Tampa Bay Buccaneers

Character concerns may have caused Bucs to pass on Cook

TAMPA – A lot of Buccaneers fans still don’t understand how or why the Bucs allowed former Florida State running back Dalvin Cook to slip though their hands during the NFL Draft.

Oh sure, most have come to understand that they had Alabama tight end O.J. Howard rated much higher than Cook and that they simply couldn’t pass on Howard once he slipped to their first-round slot.

But some are still scratching their heads, wondering why in the wake of adding Howard, the Bucs didn’t engineer a trade to move back into position to get Cook either later in the first round or early in the second.

Well, when you look at how their draft played out you can argue that despite being the team most often linked to Cook, the Bucs were never really all that interested in actually drafting Cook.

Next to Joe Mixon, Cook was the running back in this draft whose character was most often questioned and as predicted those concerns about his character did spark a fall into the second round.

Now, we’re not saying that those concerns wiped Cook completely off the Bucs board, but there’s reason to believe they did keep Cook from passing through Licht’s character filter.

Like one of his mentors, Bill Belichick, Licht believes that in order to build a Super Bowl champion, your locker room needs to be made up of not necessarily the best 53 players, but the right 53 players.

It’s a point Licht drove home during the draft when he was asked about what second-round safety Justin Evans brought to the team and he has hit on it again in several interviews since.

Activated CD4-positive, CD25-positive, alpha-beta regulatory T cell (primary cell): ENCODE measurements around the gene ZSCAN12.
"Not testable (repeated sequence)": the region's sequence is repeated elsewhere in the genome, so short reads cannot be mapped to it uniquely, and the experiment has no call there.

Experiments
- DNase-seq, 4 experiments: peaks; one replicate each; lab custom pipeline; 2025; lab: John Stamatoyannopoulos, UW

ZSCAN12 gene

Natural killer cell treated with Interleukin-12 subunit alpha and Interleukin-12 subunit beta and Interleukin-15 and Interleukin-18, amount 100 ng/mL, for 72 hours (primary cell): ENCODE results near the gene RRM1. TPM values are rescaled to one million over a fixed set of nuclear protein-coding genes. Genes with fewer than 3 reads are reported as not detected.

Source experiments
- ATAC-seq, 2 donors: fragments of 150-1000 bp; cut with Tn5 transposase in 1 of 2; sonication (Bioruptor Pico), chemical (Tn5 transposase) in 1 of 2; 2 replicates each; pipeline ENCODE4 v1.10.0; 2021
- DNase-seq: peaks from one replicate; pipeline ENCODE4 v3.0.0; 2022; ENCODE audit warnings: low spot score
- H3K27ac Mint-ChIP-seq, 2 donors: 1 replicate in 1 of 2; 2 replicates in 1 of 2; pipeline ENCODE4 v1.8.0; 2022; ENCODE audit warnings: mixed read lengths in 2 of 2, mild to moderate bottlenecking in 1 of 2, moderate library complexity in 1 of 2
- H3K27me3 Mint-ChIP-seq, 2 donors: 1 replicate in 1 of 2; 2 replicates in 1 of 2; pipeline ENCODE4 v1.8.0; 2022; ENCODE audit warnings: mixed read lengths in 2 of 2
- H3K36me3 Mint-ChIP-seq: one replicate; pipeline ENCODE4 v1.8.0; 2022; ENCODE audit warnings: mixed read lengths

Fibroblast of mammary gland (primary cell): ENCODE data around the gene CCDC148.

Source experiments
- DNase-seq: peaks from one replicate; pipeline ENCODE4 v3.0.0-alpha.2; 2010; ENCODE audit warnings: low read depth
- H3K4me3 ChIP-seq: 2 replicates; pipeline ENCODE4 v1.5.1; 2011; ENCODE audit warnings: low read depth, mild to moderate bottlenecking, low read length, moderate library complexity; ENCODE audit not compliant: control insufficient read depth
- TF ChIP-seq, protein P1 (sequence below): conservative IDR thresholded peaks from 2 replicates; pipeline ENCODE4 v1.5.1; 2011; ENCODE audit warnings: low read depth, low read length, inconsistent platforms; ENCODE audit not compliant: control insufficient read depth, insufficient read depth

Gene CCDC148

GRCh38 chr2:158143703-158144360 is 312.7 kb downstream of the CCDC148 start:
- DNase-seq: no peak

For example, last week during an interview with Adam Schein on SiriusXM radio, Licht said that in terms of adding the “right kind of guys to be Buccaneers,’’ he “excelled’’ and was “excited about that.’’

“It’s about getting the right player, but it’s also about getting the right kind of guy,’’ Licht said told Bucs reporters. “I’m not talking about humanitarians, but I am talking about the locker room, team-first (kind of guys).’’

We may never know for sure how the Bucs rated Cook in that regard, but we know that despite all the fanfare suggesting he would be one and all the

opportunities they had to make him one, Cook is not a Buccaneer.

And when you consider how truly proud Licht is that he drafted nothing but players who character mold, you can’t help but wonder if Cook passed the Bucs talent evaluation but flat out failed their character test.

 

 

 

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